We have many clients who presently possess Temporary Protected Status (TPS), which is why we are keenly interested in the legal developments surrounding TPS. Our last two weeks of blogs have centered around TPS (Temporary Protected Status and the Latest Lawsuit and USCIS Rules to Eliminate Path to Permanent Residence After Traveling Outside U.S. for Temporary Protected Status Holders).
Typically TPS is given for 18 months at a time, but for the countries at issue in the lawsuit, the U.S. government repeatedly extended TPS— for at least eight years, and in the case of most countries for more than 15 years. Congress created Temporary Protected Status (TPS) in the Immigration Act of 1990, providing temporary refuge for nationals of specifically designated countries that are confronting an ongoing armed conflict, environmental disaster, or extraordinary and temporary conditions.
In a federal case appearing before the 9th Circuit Court of Appeals in California on September 14, 2020, a three judge panel ruled 2-1 that the Department of Homeland Security (DHS) secretary “possesses full and unreviewable discretion as to whether to consider intervening events in making a TPS determination.” Essentially that means that DHS has the authority to decide how long TPS lasts for recipients. Currently this decision affects TPS recipients from El Salvador, Haiti, Nicaragua and Sudan - nations which the Trump Administration terminated TPS designations of in 2017 and 2018.
According to the National TPS Alliance, the lawsuit argues that DHS's decision to terminate TPS for those country's recipients is illegal for four reasons.
- School-age U.S. citizen children have the fundamental constitutional right to live in the U.S. But they also have the fundamental right to live with—and be raised by—their parents. These rights are protected by the U.S. Constitution. The lawsuit argues that forcing these children to choose between their families and their country is unconstitutional.
- The government illegally changed the rules for how DHS determines whether to extend or terminate TPS, without any formal announcement and without going through required procedures. This type of unpredictable behavior by DHS violates the Administrative Procedure Act.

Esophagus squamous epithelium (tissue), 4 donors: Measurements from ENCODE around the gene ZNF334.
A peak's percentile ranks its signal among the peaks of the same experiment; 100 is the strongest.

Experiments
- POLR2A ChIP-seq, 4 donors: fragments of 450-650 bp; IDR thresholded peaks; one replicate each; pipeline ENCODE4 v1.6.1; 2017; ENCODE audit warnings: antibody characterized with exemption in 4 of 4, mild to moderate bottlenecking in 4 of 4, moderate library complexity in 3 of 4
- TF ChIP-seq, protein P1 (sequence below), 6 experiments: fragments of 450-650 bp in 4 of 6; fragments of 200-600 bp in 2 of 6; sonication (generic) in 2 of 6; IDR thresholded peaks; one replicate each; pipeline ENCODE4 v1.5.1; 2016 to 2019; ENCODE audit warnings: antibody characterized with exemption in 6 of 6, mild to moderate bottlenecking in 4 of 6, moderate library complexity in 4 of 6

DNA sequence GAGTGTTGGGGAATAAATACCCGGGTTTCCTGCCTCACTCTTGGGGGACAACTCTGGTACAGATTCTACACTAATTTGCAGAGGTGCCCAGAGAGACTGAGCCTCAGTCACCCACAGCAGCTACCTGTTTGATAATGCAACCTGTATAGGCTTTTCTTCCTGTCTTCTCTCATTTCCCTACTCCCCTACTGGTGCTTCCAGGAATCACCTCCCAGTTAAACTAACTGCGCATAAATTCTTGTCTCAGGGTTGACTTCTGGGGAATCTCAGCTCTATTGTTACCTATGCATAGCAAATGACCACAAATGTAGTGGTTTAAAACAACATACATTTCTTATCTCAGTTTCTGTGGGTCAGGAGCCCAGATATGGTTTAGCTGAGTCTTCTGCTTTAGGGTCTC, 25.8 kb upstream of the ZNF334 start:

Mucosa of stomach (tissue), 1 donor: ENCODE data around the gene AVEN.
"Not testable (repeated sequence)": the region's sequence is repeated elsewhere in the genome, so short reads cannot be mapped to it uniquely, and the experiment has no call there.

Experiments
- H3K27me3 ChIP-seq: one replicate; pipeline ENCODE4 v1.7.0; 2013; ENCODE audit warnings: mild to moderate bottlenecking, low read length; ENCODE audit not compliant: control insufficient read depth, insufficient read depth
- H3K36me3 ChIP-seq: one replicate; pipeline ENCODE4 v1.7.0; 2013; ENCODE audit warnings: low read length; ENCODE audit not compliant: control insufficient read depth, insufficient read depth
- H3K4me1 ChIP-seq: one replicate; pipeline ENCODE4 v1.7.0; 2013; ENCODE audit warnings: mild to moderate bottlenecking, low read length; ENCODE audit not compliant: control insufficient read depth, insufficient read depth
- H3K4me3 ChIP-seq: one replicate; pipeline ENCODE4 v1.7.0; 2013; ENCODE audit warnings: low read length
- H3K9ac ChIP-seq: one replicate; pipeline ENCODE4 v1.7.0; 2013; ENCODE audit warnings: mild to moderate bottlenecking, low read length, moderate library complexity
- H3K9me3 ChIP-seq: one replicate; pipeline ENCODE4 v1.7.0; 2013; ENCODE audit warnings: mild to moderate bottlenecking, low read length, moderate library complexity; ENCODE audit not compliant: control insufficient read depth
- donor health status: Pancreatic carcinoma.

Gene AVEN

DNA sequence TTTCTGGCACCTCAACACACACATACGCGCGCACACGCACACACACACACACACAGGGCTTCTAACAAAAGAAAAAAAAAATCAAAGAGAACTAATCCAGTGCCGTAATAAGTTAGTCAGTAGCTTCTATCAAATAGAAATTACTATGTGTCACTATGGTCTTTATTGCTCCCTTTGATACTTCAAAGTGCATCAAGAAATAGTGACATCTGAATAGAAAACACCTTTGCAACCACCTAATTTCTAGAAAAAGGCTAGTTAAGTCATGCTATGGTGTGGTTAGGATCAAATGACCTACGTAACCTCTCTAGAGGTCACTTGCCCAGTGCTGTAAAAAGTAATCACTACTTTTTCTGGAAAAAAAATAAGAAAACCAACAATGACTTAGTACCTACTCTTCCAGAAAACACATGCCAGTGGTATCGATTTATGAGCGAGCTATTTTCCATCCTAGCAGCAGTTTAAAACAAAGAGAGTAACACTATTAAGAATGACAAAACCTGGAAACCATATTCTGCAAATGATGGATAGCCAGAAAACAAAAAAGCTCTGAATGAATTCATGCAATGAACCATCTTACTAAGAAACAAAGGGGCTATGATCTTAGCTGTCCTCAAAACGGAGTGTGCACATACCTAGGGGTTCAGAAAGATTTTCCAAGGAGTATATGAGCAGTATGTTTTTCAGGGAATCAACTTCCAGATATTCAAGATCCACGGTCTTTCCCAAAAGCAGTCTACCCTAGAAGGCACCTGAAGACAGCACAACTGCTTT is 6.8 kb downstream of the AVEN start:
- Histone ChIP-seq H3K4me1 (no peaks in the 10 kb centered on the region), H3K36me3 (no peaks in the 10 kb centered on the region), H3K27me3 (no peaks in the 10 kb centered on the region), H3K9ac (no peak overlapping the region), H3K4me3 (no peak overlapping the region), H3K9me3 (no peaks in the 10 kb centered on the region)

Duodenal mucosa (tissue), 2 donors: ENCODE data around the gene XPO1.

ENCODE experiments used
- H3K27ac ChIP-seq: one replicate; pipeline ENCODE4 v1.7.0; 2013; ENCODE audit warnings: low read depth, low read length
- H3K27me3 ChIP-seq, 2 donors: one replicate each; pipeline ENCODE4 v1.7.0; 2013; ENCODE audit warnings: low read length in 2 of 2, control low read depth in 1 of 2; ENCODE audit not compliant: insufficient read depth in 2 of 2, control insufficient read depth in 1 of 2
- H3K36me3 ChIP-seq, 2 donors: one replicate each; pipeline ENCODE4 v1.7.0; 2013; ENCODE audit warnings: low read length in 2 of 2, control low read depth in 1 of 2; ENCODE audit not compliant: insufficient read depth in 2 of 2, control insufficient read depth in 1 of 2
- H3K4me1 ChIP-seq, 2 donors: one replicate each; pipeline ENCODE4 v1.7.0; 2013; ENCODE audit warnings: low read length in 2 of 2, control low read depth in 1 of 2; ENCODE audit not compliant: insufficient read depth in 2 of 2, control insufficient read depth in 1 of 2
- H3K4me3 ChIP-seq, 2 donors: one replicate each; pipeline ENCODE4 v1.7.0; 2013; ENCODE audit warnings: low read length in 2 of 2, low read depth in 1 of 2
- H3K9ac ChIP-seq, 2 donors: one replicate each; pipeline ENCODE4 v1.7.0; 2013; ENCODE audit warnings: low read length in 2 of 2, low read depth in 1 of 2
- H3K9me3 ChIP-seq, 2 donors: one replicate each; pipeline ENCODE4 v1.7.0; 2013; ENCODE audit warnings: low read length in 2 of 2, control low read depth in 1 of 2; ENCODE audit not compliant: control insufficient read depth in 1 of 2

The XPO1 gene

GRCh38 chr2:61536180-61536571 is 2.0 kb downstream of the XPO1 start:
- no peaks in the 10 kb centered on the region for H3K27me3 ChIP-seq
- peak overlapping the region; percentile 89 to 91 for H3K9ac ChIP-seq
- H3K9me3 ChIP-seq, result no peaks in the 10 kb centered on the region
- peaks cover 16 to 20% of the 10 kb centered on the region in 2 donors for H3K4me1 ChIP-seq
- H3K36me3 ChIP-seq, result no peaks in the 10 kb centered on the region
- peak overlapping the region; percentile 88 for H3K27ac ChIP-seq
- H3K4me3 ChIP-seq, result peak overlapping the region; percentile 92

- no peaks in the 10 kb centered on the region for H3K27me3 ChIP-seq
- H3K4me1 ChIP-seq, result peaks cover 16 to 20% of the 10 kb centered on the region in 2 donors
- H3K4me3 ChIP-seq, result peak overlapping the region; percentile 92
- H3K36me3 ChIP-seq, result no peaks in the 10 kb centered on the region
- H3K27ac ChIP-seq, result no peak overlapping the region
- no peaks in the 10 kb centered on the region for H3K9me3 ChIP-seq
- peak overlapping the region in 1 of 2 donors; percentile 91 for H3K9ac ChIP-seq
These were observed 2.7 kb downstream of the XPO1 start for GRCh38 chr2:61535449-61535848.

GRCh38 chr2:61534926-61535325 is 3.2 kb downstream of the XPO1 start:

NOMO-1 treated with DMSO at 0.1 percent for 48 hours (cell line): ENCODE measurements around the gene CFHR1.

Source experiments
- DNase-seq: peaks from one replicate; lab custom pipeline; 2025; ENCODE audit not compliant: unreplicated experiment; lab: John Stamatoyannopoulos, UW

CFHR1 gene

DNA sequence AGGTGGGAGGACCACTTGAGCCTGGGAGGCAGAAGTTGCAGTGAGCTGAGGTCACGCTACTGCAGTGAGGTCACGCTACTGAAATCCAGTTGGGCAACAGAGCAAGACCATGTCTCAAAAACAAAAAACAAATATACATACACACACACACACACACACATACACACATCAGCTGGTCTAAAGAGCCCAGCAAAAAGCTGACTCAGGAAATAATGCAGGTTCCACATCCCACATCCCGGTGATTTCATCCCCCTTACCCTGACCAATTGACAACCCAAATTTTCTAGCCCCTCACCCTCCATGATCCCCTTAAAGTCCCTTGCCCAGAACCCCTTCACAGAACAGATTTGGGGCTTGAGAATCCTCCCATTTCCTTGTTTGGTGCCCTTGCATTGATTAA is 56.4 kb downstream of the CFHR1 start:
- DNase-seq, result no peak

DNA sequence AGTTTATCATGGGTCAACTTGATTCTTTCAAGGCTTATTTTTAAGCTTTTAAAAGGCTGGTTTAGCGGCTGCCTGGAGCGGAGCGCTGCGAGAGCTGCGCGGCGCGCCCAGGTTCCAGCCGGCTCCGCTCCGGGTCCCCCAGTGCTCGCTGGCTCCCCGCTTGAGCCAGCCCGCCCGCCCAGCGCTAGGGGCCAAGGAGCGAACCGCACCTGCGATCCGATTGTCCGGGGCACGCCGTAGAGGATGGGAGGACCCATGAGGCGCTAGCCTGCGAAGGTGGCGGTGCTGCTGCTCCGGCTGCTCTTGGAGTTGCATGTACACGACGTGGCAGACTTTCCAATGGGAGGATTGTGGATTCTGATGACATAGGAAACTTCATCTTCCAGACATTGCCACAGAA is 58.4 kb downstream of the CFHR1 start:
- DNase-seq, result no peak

- DHS's decisions to terminate TPS were based on intentional discrimination in violation of the Constitution.
- DHS violated TPS holders due process rights when it applied new, unexplained standard to TPS decisions and made TPS decisions based on discriminatory reasons.
Currently nationals from ten countries may qualify for TPS: El Salvador, Haiti, Honduras, Nepal, Nicaragua, Somalia, Sudan, South Sudan, Syria, and Yemen. The decision made in the 9th Circuit affects citizens from El Salvador, Haiti, Nicaragua and Sudan, many of whom have lived in the United States for decades.
If the ruling is not changed and without government intervention, TPS status for approximately 300,000 people will expire on January 4, 2021. So far USCIS has not made an announcement on the decision, or related exceptions, and the Plaintiffs state that they are requesting the full 9th Circuit to review the decision.
If you have TPS and have questions about what alternatives are avaiIable to you, please contact our office through our website or at (757) 422-8472.
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